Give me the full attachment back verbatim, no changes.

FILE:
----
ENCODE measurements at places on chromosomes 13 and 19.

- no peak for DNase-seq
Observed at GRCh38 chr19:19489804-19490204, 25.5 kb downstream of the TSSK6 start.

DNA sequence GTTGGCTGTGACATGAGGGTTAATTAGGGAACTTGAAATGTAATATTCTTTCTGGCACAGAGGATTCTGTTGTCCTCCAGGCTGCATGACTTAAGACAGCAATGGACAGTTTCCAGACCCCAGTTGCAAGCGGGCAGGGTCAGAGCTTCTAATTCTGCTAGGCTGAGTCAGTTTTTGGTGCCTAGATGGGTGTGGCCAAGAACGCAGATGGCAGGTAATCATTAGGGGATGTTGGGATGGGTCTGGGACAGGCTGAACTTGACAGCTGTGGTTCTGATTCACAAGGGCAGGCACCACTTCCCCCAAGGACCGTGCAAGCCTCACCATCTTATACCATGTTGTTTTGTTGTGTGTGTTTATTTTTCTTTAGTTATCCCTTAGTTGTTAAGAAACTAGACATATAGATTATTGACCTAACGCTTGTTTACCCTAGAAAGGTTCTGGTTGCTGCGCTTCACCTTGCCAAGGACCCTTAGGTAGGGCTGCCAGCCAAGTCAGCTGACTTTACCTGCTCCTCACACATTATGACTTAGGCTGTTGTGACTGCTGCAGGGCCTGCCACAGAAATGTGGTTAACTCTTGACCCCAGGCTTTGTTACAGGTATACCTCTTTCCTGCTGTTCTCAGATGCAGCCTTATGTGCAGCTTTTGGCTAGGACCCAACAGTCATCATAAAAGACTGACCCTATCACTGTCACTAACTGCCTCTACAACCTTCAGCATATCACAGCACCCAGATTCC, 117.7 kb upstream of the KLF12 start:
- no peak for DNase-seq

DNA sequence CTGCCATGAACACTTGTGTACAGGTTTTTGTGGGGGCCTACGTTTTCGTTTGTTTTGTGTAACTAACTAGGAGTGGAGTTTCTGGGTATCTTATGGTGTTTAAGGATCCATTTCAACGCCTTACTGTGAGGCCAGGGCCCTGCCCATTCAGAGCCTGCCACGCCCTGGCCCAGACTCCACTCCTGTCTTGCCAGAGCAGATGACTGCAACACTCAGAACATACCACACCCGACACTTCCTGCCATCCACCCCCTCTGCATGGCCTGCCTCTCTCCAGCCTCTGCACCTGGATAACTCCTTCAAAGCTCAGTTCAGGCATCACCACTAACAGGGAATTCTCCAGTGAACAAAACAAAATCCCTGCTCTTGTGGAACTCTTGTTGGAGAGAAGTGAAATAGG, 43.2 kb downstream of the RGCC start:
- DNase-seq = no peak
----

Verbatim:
ENCODE measurements at places on chromosomes 13 and 19.

- no peak for DNase-seq
Observed at GRCh38 chr19:19489804-19490204, 25.5 kb downstream of the TSSK6 start.

DNA sequence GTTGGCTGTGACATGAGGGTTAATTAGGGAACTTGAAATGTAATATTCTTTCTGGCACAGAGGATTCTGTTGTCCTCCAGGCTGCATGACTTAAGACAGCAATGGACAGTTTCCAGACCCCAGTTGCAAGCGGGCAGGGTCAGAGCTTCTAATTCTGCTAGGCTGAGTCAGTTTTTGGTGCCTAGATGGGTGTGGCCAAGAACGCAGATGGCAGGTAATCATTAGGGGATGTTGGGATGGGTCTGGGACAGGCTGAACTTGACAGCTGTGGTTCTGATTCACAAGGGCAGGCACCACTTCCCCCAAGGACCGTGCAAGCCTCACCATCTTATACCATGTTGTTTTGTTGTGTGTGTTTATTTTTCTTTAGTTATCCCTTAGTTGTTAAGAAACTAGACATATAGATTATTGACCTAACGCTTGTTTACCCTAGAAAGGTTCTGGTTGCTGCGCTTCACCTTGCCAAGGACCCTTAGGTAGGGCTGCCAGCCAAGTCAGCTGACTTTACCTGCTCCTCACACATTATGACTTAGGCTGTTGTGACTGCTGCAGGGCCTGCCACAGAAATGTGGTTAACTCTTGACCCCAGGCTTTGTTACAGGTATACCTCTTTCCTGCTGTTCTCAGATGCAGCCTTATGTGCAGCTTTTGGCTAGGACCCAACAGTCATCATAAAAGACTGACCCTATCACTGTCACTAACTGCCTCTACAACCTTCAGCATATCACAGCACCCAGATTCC, 117.7 kb upstream of the KLF12 start:
- no peak for DNase-seq

DNA sequence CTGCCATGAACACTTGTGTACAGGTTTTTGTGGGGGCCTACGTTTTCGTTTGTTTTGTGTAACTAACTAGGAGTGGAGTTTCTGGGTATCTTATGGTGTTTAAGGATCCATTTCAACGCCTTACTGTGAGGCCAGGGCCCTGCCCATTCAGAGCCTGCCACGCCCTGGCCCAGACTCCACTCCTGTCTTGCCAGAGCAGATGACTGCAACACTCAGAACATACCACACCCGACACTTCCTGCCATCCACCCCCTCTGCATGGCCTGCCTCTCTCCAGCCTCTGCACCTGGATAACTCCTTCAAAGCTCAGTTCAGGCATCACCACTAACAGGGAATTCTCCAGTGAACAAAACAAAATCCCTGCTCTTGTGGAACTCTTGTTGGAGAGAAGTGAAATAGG, 43.2 kb downstream of the RGCC start:
- DNase-seq = no peak